In "The Creation" by James Weldon Johnson, what is the impression provided of God?
“The Creation” by James Weldon Johnson is subtitled “A Negro Sermon.” Published in 1920, Johnson intended for the poem’s speaker to sound like a Southern, Black preacher speaking as though he were God. In the poem, the speaker embellishes the first twenty-five verses from the book of Genesis.
The narration of the poem is third person point of view with the speaker looking through the eyes of God. The poet gives God human qualities to accentuate the reasons for the creation and how it was performed.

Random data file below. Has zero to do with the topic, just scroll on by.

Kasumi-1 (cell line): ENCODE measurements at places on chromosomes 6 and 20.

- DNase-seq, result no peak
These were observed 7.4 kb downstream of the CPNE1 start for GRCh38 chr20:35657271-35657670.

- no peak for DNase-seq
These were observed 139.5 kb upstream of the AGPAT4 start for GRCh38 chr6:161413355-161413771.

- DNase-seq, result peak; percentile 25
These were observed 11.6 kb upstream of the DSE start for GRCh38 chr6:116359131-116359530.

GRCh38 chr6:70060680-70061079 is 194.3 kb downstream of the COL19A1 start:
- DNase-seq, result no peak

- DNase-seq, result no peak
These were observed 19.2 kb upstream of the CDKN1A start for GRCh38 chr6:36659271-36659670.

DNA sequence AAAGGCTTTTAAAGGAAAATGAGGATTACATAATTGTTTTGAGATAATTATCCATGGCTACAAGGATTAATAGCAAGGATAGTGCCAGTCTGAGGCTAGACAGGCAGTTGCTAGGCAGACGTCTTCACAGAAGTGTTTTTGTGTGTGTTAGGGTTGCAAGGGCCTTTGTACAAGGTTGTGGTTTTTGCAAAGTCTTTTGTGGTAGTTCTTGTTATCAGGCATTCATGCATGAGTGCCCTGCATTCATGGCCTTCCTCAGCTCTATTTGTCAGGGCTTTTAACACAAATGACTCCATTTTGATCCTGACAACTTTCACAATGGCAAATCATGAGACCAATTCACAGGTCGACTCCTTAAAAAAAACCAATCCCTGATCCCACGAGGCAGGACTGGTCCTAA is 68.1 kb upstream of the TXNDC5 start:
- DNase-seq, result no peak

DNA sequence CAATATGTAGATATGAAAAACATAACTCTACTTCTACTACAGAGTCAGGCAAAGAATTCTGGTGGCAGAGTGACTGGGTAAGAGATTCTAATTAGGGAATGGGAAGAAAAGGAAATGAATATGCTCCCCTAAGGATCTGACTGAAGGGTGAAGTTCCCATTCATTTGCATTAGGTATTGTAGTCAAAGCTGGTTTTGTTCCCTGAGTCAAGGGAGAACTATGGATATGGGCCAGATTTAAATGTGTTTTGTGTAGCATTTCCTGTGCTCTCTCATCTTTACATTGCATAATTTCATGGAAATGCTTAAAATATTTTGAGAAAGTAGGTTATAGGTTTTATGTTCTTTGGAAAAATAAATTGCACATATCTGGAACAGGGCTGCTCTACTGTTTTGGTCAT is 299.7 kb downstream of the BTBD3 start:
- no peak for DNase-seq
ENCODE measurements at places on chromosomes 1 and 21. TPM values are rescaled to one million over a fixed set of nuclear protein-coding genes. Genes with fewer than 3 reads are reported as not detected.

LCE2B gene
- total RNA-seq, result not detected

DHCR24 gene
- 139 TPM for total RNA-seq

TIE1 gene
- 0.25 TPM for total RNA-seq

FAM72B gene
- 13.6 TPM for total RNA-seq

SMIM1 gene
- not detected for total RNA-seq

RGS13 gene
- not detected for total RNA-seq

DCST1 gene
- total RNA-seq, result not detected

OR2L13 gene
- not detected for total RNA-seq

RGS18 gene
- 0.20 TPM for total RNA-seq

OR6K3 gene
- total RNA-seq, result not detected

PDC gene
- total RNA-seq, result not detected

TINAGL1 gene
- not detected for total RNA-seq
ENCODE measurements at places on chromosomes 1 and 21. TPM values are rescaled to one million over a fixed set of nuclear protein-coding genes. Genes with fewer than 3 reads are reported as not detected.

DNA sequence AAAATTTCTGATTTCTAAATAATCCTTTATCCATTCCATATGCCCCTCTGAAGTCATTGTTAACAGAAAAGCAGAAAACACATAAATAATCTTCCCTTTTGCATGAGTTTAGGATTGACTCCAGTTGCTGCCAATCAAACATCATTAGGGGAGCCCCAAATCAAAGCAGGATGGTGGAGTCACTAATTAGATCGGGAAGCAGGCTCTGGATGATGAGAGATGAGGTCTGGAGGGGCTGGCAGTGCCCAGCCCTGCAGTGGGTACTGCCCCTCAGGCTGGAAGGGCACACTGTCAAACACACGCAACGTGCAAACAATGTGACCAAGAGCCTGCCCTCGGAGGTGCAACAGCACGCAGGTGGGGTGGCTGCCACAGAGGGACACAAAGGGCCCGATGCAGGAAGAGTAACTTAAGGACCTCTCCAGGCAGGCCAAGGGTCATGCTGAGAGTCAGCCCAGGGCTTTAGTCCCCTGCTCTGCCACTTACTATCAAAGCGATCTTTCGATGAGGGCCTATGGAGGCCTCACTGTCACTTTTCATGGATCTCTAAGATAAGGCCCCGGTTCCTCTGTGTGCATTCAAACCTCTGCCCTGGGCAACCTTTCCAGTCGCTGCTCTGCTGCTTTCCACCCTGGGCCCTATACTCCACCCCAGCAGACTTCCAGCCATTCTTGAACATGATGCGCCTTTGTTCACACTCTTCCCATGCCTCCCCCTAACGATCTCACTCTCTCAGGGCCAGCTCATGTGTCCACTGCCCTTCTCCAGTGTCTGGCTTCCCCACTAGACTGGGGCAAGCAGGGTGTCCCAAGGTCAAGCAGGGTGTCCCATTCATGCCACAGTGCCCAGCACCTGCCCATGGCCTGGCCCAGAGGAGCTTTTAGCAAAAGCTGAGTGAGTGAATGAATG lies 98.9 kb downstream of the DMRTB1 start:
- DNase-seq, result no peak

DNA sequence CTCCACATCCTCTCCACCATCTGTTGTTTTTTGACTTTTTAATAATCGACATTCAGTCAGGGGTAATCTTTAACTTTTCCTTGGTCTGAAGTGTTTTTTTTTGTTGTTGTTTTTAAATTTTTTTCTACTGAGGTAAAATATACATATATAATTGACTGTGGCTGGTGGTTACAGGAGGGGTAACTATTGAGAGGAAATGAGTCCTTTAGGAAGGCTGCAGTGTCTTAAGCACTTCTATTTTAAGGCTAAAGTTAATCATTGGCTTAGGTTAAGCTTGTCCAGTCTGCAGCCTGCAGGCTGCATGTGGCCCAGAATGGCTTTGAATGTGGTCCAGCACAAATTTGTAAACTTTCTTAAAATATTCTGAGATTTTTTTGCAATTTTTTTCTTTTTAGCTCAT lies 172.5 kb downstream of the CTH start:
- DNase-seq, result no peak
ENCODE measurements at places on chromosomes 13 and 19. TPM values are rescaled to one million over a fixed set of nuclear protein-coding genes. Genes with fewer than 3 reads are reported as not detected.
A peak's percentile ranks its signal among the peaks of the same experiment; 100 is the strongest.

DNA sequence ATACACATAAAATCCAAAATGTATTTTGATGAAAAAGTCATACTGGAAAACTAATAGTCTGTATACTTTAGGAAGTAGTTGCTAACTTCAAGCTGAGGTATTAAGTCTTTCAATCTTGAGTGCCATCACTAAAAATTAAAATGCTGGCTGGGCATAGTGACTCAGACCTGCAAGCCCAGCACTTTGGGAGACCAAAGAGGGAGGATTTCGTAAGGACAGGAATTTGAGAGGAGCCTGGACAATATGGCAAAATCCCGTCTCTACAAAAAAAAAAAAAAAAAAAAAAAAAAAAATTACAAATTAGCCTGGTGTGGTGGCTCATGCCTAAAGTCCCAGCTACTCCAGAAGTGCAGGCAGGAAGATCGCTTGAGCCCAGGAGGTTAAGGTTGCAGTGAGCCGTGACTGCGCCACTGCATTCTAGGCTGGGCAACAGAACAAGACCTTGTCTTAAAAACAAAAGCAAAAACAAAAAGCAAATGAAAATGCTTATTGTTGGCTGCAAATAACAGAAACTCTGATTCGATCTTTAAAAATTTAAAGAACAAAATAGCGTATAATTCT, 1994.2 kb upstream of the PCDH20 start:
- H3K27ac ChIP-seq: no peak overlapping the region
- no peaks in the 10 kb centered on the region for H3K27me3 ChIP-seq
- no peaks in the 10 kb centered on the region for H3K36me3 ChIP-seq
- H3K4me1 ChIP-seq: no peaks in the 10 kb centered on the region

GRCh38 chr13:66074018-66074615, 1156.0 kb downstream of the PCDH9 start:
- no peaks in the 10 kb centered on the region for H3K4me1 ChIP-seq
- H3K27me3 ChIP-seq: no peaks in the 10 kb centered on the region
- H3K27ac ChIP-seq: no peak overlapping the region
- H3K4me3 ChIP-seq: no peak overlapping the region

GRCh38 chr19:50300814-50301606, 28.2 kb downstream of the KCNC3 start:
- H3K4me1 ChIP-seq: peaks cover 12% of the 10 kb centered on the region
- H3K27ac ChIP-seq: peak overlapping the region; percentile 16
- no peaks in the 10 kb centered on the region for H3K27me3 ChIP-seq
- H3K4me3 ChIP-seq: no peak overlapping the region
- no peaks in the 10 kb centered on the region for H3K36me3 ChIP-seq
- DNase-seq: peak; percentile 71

The poem is written in free verse. The images that it brings to the creation story fuse together the black, idiomatic language and the oratorical power of the African-American sermons. Johnson was intent on not perpetuationg the stereotypical views of the black man. Therefore, his language is powerful and expressive.
The descriptions of God and the metaphorical comparisons place God in his all-powerful position but also humanize him as well. The qualities of God are expressed...
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Obviously he thought god no more credible than pixie. . . .